Video frame interpolation typically involves two steps: motion estimation and pixel synthesis. Such a two-step approach heavily depends on the quality of motion estimation.
This paper presents a robust video frame interpolation method that combines these two steps into a single process. Specifically, our method considers pixel synthesis for the interpolated frame as local convolution over two input frames. The convolution kernel captures both the local motion between the input frames and the coefficients for pixel synthesis. Our method employs a deep fully convolutional neural network to estimate a spatially-adaptive convolution kernel for each pixel. This deep neural network can be directly trained end to end using widely available video data without any difficult-to-obtain ground-truth data like optical flow.
Our experiments show that the formulation of video interpolation as a single convolution process allows our method to gracefully handle challenges like occlusion, blur, and abrupt brightness change and enables high-quality video frame interpolation.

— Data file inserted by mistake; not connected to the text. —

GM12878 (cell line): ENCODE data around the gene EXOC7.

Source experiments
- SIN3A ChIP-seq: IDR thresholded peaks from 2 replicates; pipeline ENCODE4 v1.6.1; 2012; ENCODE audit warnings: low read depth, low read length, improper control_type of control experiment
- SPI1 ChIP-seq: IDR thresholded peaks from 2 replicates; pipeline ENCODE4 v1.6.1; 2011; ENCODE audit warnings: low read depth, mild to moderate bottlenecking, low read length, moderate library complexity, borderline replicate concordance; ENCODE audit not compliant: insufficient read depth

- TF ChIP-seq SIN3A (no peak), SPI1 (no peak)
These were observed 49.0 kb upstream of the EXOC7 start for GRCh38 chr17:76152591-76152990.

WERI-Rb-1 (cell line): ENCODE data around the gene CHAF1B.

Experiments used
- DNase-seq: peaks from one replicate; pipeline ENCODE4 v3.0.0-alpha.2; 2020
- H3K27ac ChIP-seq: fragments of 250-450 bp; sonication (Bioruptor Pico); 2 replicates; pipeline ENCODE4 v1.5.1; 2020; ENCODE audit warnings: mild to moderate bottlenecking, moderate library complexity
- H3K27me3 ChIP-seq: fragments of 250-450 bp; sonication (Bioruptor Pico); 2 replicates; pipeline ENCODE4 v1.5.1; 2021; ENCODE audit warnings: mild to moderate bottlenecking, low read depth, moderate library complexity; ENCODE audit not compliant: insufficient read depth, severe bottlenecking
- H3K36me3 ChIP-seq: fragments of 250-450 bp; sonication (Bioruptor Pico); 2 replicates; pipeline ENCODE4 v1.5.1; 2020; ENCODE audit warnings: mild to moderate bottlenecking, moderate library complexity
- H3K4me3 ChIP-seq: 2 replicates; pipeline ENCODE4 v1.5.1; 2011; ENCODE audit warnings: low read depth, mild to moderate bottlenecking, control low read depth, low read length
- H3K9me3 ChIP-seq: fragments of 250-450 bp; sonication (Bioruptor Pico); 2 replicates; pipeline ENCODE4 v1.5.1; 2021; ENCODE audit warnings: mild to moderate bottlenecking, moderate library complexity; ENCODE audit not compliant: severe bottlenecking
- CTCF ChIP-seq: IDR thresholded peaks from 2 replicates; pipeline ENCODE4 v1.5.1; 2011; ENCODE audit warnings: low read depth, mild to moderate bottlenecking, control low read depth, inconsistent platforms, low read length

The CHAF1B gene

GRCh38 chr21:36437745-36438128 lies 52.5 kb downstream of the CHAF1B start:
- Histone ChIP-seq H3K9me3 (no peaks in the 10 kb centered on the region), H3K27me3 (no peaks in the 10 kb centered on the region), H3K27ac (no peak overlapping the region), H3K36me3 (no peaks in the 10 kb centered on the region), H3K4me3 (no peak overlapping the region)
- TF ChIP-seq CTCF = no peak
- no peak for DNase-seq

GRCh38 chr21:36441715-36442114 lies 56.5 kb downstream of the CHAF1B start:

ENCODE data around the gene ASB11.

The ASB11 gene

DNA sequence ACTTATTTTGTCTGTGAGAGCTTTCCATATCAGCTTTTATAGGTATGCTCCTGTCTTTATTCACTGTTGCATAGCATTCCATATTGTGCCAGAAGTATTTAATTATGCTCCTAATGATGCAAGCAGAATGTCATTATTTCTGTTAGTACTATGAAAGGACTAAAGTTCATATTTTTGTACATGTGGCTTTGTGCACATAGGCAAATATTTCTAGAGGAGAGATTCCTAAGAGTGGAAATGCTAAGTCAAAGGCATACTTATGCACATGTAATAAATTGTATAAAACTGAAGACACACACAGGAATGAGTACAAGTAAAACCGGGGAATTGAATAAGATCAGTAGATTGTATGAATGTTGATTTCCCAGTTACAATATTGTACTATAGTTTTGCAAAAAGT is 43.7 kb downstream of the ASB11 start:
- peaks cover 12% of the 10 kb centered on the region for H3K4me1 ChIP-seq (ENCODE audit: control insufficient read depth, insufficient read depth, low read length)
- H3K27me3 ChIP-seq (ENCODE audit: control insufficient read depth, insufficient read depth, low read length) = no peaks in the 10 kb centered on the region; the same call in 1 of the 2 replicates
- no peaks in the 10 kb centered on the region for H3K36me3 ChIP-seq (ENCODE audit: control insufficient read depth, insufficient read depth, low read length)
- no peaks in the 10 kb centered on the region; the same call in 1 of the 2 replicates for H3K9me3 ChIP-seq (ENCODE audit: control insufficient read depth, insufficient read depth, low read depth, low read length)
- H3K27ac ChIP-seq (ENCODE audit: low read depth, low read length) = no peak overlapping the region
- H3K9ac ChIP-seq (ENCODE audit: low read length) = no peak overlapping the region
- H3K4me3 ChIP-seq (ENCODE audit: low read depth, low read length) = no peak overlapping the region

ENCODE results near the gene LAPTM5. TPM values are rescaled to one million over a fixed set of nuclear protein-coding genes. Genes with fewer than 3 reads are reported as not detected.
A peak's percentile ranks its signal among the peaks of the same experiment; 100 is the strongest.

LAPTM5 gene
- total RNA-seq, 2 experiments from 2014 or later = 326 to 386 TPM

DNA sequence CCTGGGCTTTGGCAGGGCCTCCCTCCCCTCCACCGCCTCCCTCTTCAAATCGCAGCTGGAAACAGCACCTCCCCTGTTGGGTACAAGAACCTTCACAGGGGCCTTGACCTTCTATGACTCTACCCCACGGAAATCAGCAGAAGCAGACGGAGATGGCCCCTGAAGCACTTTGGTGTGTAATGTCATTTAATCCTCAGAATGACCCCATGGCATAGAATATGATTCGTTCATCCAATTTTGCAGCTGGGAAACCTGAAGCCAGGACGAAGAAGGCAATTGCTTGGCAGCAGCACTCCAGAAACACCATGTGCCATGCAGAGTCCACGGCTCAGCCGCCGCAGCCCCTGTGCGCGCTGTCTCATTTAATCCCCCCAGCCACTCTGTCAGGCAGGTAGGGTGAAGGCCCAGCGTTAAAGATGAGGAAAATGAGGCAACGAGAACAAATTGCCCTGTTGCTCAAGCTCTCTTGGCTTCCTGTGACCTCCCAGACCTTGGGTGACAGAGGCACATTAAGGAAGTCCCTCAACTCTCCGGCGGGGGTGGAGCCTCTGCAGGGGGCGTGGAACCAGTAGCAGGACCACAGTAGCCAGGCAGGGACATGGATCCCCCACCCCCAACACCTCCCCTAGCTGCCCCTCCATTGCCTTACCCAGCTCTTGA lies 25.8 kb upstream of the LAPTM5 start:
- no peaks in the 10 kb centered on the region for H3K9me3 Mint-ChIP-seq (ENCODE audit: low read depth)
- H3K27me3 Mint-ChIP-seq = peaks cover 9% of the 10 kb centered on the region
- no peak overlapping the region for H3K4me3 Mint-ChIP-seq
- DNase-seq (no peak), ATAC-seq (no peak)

No paper is perfect and it is important to be upfront about issues once they become apparent. As such, I like to take the opportunity to mention some for this paper below.
- We were not aware of the Filter Flow paper from Seitz and Baker at the time, but it would have been important to discuss it in the related work section.
- We pad the input images when inserting them into the network to make sure that the ouput size is not affected by the adaptive convolutions. However, it is perfectly fine to only pad the input images when applying the adaptive convolutions which is more efficient and leads to slightly better results.
- We would also like to point to Dynamic Filter Networks, concurrent work that like our proposed approach predicts spatially varying filter kernels.
Please do not hesitate to reach out to me with questions and suggestions.